Massive Wetlands Destruction Project Still Pending
By George Sorvalis
The Obama Administration is facing mounting pressure to release an environmental analysis that could recommend building the controversial New Madrid Levee, a component of the St. John's Bayou and New Madrid Floodway project in South East Missouri.
The pressure is coming from Missouri’s Sen. Blunt, who has placed a hold on President Obama’s nominee to run the U.S. Environmental Protection Agency (EPA), Gina McCarthy, until the U.S. Army Corps of Engineers (USACE) publicly releases its newest environmental analysis for the project, called a Draft Environmental Impact Statement.
The public release of the analysis has been delayed due to major differences between the USACE and the resource agencies (like EPA and U.S. Fish and Wildlife Service) over the number of wetlands impacted and the adequacy of the mitigation plan to offset those impacts.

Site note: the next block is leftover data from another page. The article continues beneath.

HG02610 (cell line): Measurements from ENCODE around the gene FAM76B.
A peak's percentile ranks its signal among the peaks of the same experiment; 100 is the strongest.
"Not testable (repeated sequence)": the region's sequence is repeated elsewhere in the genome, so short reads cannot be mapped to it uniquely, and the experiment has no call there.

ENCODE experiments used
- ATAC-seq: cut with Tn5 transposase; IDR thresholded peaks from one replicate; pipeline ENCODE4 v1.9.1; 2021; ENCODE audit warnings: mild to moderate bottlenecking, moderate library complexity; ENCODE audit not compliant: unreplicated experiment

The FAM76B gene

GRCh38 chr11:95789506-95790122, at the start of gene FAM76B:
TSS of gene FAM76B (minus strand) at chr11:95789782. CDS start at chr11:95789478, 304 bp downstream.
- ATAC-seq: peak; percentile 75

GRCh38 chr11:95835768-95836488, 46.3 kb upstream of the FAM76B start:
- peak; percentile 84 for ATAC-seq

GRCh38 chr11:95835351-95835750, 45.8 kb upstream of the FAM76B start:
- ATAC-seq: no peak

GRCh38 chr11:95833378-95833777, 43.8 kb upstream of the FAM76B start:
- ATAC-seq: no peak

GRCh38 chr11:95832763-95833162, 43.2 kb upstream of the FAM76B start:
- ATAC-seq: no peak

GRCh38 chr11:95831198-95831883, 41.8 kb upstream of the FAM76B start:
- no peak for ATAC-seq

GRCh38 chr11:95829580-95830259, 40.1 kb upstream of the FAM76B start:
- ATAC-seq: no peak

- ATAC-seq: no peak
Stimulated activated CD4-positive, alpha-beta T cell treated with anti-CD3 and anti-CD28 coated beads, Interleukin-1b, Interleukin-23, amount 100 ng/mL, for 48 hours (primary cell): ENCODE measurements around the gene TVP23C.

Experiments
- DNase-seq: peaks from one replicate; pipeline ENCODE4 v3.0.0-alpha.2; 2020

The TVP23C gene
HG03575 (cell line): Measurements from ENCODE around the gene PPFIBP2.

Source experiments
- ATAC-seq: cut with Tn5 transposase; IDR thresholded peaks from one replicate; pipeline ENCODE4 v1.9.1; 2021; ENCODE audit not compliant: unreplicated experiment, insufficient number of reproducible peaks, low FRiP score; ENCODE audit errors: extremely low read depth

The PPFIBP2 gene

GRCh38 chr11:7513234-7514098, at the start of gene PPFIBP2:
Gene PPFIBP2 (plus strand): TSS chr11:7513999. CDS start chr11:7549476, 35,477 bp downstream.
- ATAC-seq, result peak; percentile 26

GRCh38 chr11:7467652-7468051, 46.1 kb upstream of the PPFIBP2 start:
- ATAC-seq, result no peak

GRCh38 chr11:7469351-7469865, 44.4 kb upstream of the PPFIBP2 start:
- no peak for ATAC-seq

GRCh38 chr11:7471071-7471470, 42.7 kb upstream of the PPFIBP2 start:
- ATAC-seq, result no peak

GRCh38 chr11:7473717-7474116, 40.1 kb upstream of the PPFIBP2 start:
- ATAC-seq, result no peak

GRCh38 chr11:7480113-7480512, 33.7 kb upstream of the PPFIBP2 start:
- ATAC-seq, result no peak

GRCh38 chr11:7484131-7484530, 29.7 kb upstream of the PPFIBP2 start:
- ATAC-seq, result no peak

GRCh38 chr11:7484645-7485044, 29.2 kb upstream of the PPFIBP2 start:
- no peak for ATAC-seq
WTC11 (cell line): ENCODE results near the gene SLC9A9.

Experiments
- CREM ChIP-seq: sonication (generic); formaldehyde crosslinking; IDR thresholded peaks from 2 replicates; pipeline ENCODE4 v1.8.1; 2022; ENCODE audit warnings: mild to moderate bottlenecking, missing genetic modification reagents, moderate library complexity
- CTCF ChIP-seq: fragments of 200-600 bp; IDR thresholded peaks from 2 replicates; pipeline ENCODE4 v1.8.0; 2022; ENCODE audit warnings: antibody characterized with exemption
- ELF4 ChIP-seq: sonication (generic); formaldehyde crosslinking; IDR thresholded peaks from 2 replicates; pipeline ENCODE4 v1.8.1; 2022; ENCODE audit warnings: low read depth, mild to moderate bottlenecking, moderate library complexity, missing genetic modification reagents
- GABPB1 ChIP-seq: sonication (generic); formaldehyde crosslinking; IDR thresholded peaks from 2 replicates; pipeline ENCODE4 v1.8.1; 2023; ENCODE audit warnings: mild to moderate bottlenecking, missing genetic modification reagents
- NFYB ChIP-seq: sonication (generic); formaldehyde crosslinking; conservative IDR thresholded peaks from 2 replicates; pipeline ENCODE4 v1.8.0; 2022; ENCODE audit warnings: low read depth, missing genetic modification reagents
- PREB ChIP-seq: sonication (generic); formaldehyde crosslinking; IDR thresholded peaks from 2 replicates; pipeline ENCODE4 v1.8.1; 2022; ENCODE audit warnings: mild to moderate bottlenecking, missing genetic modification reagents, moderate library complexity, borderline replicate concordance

While Missouri landowners who farm in the New Madrid Floodway want to see this project move forward, pubic officials in Illinois and Kentucky (who fear the New Madrid Levee will complicate federal flood response) and environmentalists (who fear the New Madrid Levee will collapse the fishery of the Middle Mississippi River) are urging the Obama Administration to put an end to the project once and for all.
The New Madrid Floodway